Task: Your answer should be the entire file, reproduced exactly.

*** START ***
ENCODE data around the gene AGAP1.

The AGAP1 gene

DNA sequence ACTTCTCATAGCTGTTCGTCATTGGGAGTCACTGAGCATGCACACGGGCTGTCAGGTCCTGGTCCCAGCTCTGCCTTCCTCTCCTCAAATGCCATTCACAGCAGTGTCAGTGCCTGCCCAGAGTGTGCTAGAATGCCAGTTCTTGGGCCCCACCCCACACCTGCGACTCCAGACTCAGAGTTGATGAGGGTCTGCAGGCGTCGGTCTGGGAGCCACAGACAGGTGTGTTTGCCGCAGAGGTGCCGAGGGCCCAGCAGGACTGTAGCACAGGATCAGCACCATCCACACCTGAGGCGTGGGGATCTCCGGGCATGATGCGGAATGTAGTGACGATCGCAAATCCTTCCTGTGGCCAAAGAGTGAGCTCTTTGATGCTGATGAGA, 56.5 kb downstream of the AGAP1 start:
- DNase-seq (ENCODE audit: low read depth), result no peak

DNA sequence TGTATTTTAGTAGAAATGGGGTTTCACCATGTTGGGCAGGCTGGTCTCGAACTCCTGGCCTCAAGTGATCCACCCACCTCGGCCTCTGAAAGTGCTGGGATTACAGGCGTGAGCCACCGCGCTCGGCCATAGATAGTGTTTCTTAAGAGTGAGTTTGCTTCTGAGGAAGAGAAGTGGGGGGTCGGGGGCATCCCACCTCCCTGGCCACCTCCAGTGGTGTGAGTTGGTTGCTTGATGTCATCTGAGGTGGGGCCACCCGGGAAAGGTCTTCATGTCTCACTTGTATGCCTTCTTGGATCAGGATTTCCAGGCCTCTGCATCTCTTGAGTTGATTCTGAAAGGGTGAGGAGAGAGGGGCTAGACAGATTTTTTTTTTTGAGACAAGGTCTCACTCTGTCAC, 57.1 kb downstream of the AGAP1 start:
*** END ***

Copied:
ENCODE data around the gene AGAP1.

The AGAP1 gene

DNA sequence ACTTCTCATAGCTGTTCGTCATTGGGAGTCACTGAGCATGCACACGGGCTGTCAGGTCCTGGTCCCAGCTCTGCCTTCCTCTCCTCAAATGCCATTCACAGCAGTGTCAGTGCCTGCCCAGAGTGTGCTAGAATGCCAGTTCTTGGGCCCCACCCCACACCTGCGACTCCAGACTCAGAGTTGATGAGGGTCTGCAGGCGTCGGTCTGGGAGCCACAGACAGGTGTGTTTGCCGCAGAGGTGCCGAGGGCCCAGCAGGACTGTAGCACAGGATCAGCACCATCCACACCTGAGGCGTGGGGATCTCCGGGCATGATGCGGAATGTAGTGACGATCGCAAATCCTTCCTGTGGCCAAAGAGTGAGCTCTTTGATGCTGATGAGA, 56.5 kb downstream of the AGAP1 start:
- DNase-seq (ENCODE audit: low read depth), result no peak

DNA sequence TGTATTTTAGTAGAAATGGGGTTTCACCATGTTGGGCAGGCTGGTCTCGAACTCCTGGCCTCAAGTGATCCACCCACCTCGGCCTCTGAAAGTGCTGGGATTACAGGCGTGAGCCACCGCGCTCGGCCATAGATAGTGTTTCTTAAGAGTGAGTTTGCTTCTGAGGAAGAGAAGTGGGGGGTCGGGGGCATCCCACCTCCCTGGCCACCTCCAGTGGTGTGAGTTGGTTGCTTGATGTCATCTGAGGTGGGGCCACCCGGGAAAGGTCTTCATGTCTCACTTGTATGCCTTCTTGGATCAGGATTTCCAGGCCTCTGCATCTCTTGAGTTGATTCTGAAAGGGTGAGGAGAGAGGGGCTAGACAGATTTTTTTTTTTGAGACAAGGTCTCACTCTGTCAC, 57.1 kb downstream of the AGAP1 start: